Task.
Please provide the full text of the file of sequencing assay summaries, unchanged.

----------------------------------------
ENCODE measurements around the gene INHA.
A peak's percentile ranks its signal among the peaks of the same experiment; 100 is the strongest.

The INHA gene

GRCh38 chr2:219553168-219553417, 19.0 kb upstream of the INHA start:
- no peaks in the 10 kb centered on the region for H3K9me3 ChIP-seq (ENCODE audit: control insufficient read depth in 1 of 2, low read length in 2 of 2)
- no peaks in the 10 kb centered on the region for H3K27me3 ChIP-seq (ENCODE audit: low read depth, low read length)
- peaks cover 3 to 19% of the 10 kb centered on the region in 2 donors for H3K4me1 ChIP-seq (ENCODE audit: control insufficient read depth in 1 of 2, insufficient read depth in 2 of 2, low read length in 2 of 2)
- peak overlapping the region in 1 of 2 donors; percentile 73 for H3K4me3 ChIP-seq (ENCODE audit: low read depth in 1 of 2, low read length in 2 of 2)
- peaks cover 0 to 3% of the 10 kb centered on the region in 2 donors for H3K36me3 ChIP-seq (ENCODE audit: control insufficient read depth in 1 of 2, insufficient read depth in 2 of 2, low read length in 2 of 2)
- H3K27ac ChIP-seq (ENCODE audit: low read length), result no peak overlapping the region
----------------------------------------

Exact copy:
ENCODE measurements around the gene INHA.
A peak's percentile ranks its signal among the peaks of the same experiment; 100 is the strongest.

The INHA gene

GRCh38 chr2:219553168-219553417, 19.0 kb upstream of the INHA start:
- no peaks in the 10 kb centered on the region for H3K9me3 ChIP-seq (ENCODE audit: control insufficient read depth in 1 of 2, low read length in 2 of 2)
- no peaks in the 10 kb centered on the region for H3K27me3 ChIP-seq (ENCODE audit: low read depth, low read length)
- peaks cover 3 to 19% of the 10 kb centered on the region in 2 donors for H3K4me1 ChIP-seq (ENCODE audit: control insufficient read depth in 1 of 2, insufficient read depth in 2 of 2, low read length in 2 of 2)
- peak overlapping the region in 1 of 2 donors; percentile 73 for H3K4me3 ChIP-seq (ENCODE audit: low read depth in 1 of 2, low read length in 2 of 2)
- peaks cover 0 to 3% of the 10 kb centered on the region in 2 donors for H3K36me3 ChIP-seq (ENCODE audit: control insufficient read depth in 1 of 2, insufficient read depth in 2 of 2, low read length in 2 of 2)
- H3K27ac ChIP-seq (ENCODE audit: low read length), result no peak overlapping the region